HMRC reminding people to look out for their tax credit renewal packs

HM Revenue and Customs (HMRC) is sending out around 2.5 million annual renewals packs to tax credits customers from this week.

Tuesday, 27th April 2021, 2:44 pm
Updated Tuesday, 27th April 2021, 2:46 pm
Tax credits help working families with targeted financial support, so it is important that people don’t miss out on money they are entitled to.

Customers should check their details in the renewal pack and report any change in circumstances to HMRC.

The packs will be sent out over the next six weeks and all customers should receive theirs by June 4.

HMRC recognises that many tax credits customers will have been affected by the pandemic and may have earned less money than in previous years. It is important that customers check the details contained in their annual renewal pack are correct, including income details.

Renewing online is quick and easy. Customers can log into GOV.UK to check on the progress of their renewal, be reassured it is being processed and know when they will hear back from HMRC.

Customers can also use the HMRC app on their smartphone to:

* Renew their tax credits

* Check their tax credits payments schedule, and

* Find out how much they have earned for the year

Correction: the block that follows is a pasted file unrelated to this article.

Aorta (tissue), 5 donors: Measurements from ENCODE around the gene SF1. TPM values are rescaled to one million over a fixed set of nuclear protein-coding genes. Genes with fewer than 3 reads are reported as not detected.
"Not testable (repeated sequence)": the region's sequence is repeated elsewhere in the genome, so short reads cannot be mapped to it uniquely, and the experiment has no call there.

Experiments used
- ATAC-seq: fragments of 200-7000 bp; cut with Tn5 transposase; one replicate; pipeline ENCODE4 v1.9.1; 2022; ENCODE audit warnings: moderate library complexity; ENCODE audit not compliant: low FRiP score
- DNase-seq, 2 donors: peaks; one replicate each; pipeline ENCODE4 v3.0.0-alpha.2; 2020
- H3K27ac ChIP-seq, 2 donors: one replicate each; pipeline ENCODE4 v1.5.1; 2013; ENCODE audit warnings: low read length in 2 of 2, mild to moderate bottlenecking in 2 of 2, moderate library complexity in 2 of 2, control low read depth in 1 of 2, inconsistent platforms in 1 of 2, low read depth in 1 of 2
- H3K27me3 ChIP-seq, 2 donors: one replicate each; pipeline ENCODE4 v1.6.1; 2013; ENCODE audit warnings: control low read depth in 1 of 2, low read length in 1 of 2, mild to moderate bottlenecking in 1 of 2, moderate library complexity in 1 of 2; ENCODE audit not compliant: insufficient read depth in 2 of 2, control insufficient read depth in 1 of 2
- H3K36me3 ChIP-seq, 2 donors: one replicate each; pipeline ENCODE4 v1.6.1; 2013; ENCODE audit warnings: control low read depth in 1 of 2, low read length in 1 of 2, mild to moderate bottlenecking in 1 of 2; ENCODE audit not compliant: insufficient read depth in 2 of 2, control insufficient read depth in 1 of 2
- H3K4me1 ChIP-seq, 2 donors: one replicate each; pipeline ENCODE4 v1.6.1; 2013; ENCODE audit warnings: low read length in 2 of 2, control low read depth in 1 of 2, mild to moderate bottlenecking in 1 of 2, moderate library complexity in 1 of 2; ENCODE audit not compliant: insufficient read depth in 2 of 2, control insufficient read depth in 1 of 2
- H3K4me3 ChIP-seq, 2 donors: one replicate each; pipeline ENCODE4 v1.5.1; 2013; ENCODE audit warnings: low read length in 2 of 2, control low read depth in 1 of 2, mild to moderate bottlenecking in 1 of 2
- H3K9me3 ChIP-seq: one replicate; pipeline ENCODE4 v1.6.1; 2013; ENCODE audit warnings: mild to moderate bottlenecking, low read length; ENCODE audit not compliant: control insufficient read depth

Tax credits help working families with targeted financial support, so it is important that people don’t miss out on money they are entitled to.

If there is a change in a customer’s circumstances that could affect their tax credits claims, they must report the changes to HMRC. Circumstances that could affect tax credits payments include changes to:

· Living arrangements

· Childcare

· Working hours, or

· Income (increase or decrease)

Customers do not need to report any temporary falls in their working hours as a result of coronavirus. They will be treated as if they are working their normal hours until the Coronavirus Job Retention Scheme closes.

Criminals can take advantage of tax credits renewals to text, email or phone taxpayers offering ‘rebates’ or threatening them with arrest if they don’t pay bogus tax owed. Many scams mimic government messages to look authentic.

If someone contacts a customer claiming to be from HMRC, asks for bank or other personal details, threatens arrest or demands that they transfer money, it might be a scam. Check GOV.UK for HMRC’s scams checklist, and to find out how to report tax scams and recognise genuine HMRC contact.